Jan Hagel Cookies

Jan Hagel Cookies

A box of crisp and buttery Jan Hagel Cookies wrapped with a navy blue ribbon.

Jan Hagel Cookies

(Dutch Almond Shortbread)

 

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Who can say 2020 was a wonderful year?  I am thankful and happy to report that I can! What makes my year something special is searching for and finding my biological father. My year started with spitting into a test tube through Ancestry.  I’m excited to say the DNA test result matches were more than I expected.  Although they were not a direct match with my biological father, they were a 100% match with three of his close family members. One message sent to my matches got the ball quickly rolling, and within two weeks I had my first contact with my biological father. His name is Bernie, and imagine his surprise, not knowing that I existed until now. How someone digests such a thing I cannot say, but what I found was a very welcoming, warm and sincere man who was “pleasantly surprised” to learn of me. What I also quickly learned was that Bernie is very much a family man with a family of four children. How cool, now I have more siblings!  Wait, not quite… not only was Bernie the man being searched for by an adopted child but also one who has adopted his own four children and over time has assisted them in finding some of their biological roots. So I have to say half-siblings in spirit but not biologically. But the interesting twists in my story don’t end here.  I was adopted by a family who live in the same small town as my biological family.  I went to the same high school his children did, shopped at the same stores and practically grew up right under his nose. Ooooh how small the world just became!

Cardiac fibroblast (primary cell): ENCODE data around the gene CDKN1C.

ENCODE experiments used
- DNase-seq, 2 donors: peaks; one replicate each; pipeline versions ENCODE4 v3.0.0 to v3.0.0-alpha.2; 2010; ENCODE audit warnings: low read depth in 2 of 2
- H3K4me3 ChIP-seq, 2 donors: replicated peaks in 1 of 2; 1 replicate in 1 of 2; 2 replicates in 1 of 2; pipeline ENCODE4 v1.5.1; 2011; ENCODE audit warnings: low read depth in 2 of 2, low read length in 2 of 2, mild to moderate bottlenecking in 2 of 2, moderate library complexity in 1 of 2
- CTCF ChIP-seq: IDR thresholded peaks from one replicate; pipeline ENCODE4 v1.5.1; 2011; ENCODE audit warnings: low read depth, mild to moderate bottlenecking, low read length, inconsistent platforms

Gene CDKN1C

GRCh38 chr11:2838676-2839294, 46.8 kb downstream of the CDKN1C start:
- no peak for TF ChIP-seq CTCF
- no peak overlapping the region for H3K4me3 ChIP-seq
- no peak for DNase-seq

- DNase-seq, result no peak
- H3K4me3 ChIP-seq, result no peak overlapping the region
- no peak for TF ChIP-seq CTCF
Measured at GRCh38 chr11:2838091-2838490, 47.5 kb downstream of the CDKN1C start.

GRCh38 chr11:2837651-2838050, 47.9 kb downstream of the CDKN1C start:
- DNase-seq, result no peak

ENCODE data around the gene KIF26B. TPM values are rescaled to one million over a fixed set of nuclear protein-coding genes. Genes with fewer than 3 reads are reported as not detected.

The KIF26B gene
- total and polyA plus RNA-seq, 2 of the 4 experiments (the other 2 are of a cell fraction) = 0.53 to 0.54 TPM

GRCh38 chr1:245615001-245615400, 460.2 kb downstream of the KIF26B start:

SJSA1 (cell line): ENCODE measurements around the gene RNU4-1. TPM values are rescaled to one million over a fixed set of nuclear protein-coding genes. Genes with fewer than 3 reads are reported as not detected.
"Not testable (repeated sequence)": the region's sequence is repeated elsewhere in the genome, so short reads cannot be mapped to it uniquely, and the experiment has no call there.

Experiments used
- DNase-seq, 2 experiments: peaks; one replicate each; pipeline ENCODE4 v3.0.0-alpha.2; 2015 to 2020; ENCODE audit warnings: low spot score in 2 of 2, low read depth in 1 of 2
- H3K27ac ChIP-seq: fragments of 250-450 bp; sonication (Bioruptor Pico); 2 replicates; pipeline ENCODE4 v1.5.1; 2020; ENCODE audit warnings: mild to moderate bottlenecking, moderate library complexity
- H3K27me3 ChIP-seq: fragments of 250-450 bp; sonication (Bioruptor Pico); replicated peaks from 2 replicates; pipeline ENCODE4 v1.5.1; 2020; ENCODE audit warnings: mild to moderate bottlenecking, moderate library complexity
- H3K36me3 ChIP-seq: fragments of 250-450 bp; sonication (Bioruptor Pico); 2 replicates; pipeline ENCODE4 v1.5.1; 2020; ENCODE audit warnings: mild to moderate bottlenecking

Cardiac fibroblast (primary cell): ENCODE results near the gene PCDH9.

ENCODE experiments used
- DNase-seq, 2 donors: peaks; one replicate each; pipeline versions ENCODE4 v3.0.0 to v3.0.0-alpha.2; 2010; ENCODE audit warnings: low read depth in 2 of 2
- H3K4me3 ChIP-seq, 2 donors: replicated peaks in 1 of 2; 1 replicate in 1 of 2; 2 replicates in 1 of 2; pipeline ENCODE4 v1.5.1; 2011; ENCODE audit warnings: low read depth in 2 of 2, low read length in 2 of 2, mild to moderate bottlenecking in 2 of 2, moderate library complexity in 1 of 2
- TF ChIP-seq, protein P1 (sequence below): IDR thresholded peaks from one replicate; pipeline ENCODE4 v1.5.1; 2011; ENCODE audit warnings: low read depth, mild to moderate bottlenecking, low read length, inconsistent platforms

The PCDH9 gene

I have since had the pleasure to meet Bernie, his lovely wife Joan, most of his children, two aunts, and cousins. I also have a biological grandmother still gracing the earth at 92 years old, but sadly with our pandemic world I have not been able to meet her yet.  It’s truly hard to find the words to describe what an experience it all has been and continues to be, but I do know that time spent with Bernie and his family is very much a gift and I look forward to our continuing story.

A sheet pan of freshly baked Jan Hagel Cookies resting on a wire rack.

Now, on to the Dutch Jan Hagel cookies, also known as Dutch almond shortbread. As you’ve probably guessed I have learned that I am Dutch on my father’s side. My biological grandparents immigrated to Canada from Holland in 1949 on the vessel RMS Seythia. They settled in the province of Saskatchewan, Canada to farm and raise a family of seven children. I’ve been dabbling in several different Dutch recipes but these cookies are my favourite so far. Jan Hagel Cookies are crisp, buttery and very addictive. They are a traditional Dutch cookie often made at Christmas and will become part of my holiday baking line-up from now on. I’m excited to continue to experiment in Dutch cookery and hope to share more recipes as time goes. Till then, enjoy!